YTL Community News, April 1, 2010
In his book, The Brief History of Time, Professor Stephen Hawking writes that if we could find the answer as to why we and the universe exist, “it would be the ultimate triumph of human reason, for then we should know the mind of God”
I pray Professor Hawking would allow himself to read 1 Corinthians 2 v 6-16 and be enlightened. He would find that the Apostle Paul already taught us this invaluable truth – that believers could know the secret wisdom of God, because His Holy Spirit dwells in us and that we can have the mind of Christ.
“A wisdom that has been hidden and that God destined for our glory before time began. None of the rulers of this age understood it, for if they had, they would not have crucified the Lord of glory.”
“However, as it is written: "No eye has seen, no ear has heard, no mind has conceived what God has prepared for those who love him" but God has revealed it to us by his Spirit.”
“The Spirit searches all things, even the deep things of God. We have not received the spirit of the world but the Spirit who is from God, that we may understand what God has freely given us.”
And wisdom the Holy Spirit imparts to us as God’s children that even the rulers of all ages have not understood them!
For this Easter Celebration, the Holy Spirit prompted me to share this message with you, and this I share with full humility. “It is ‘Time’ to handle power righteously and it is in our ‘Power’ to handle time well.”
We are all aware that our Lord’s wisdom is boundless. This boundless wisdom is revealed through the scriptures. For this evening, I am humbled to have been given this particular insight into the significance of God’s wisdom in creating two mediums to display His glory. He created us human beings, as well as the medium of ‘time’. Like an artist uses a canvass for his artistic expression, the Lord uses us and time to reveal Himself to us.
But of course, we study the Word of God to ponder its meaning and application. But the Word remains a dead letter until the Holy Spirit breathes life into it. Just as Paul said to Timothy: “Reflect on what I am saying, for the Lord will give you insight into all this” (2 Timothy 2 v 7), we shall ponder this evening and the Lord will enlighten us.
“It is ‘Time’ to handle power”
Everyday, we hear of the word ‘power’ mentioned. More often than not, we hear of its abuse.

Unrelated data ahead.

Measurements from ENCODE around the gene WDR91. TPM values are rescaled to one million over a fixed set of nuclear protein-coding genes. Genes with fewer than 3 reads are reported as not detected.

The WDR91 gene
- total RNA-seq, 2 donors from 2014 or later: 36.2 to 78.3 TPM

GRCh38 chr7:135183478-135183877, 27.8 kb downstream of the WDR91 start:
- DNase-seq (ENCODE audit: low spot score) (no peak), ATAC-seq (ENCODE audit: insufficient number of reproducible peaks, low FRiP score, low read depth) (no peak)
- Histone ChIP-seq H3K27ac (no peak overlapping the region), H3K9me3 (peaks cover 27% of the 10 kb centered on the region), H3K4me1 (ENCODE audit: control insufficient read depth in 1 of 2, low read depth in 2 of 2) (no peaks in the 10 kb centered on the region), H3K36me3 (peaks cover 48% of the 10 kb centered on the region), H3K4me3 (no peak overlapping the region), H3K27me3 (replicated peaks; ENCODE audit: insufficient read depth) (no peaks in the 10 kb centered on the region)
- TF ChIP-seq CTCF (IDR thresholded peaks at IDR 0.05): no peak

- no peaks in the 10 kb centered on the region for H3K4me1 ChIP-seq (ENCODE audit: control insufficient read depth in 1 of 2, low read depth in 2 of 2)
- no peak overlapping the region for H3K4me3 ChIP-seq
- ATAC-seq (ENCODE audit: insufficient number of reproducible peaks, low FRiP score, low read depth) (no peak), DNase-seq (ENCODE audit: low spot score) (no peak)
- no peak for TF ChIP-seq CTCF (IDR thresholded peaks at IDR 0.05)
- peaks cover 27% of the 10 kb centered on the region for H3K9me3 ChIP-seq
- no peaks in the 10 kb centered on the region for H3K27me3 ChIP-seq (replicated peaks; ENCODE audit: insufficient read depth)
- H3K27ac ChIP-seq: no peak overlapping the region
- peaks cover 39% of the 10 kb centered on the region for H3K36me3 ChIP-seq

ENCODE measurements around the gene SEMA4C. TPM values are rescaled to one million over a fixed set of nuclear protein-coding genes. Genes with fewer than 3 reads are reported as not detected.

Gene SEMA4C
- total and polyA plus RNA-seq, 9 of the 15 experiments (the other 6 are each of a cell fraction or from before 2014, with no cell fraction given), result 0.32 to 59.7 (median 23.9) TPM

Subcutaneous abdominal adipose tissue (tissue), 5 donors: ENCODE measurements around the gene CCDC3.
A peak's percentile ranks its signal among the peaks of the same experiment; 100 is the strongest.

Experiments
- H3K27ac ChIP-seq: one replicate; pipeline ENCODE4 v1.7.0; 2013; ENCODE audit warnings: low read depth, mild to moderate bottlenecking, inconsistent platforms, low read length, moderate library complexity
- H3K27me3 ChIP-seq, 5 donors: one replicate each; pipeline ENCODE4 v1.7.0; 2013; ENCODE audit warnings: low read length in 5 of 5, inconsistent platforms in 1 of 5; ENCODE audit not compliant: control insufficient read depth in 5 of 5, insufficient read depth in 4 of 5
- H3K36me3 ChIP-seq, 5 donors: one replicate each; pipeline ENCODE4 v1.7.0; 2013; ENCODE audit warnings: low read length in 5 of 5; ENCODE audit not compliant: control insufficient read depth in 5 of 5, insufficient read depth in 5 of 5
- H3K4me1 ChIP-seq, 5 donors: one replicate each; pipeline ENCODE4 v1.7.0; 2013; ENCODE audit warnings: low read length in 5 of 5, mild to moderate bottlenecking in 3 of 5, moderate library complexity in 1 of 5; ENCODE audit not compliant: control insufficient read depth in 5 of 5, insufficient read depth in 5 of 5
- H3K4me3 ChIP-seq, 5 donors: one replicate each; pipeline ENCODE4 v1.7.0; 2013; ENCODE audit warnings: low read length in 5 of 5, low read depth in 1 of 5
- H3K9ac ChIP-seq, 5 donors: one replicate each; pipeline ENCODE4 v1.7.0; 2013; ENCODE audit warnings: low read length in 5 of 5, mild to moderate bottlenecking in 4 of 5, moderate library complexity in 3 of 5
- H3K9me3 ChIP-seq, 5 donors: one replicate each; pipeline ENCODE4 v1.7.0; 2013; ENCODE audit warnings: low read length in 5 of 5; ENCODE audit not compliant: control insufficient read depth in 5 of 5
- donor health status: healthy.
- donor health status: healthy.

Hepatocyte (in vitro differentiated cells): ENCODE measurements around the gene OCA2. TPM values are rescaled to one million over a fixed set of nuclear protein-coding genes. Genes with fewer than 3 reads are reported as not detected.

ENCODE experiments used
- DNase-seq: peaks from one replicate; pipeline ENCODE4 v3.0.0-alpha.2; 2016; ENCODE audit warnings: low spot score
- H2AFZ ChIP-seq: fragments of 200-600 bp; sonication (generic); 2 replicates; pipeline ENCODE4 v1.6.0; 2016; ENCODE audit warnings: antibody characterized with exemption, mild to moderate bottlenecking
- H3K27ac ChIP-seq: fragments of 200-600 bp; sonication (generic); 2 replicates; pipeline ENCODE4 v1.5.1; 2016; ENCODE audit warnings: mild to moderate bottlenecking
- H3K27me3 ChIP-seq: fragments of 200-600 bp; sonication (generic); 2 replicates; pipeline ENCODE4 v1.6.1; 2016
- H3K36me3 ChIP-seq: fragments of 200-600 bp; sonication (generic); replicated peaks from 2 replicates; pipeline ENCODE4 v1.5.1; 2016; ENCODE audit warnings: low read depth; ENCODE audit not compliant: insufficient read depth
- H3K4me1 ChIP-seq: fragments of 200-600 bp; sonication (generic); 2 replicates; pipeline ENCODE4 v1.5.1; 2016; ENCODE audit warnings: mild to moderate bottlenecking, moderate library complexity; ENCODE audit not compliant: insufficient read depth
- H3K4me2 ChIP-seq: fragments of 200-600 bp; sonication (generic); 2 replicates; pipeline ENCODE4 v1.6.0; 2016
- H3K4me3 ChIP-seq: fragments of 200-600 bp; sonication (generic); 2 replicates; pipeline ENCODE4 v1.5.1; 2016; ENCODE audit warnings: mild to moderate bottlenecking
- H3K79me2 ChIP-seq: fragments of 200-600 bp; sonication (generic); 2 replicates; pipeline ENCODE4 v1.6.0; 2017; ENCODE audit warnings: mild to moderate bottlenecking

In both the Old and New Testament, there are more stories and lessons on how to handle power. God teaches us not to take this matter lightly. Because ‘power’ is always more than just means to an end or to get things done. The Bible teaches us how intricately linked is power to the reality of ruler-ship or control.
Creation, wealth and power
Humans were created in God’s image. We were subsequently given stewardship over His wealth, including power associated with the stewardship. God said, “Be fruitful and multiply; fill the earth and subdue it. Rule over the fish of the sea and the birds of the air and over every living creature that moves on the ground” (Genesis 1 v 28). God did so that we may reflect His Glory in everything.
However, humans disobeyed God and fell tragically short of His Glory. In the process, we became slaves to sin, but also we had the power God granted us at creation, stolen from us by the devil. In other words, the devil was ‘empowered’ on this earth by our fall or by default. Hence, why he is the ‘prince’ of this world.
This is of course extremely good reason why we must never be careless with power. Or we may find ourselves dabbling in the devil’s domain. We only need to see what evil is perpetrated daily in this world in pursuit of power.
Praise the Lord that as Christians, our sins have been forgiven on account of Jesus’ death on the cross. The power of the cross broke the chains of sin that bound us and released us from the grip of the devil. We have freedom in Christ and He is our King alone. No longer do we fall under the devil’s power or authority, nor do we fear him.
But sadly, we Christians often find ourselves dabbling in the devil’s domain – consciously or subconsciously. Like the world, many Christians seem to have the same cravings for power. If not, we certainly appear inept and clumsy in handling power.
Wealth is Power
Power is invariably associated with money and wealth. Kings of old secured political allegiances and alliances with their wealth. Rulers paid for armies to die for their vanity.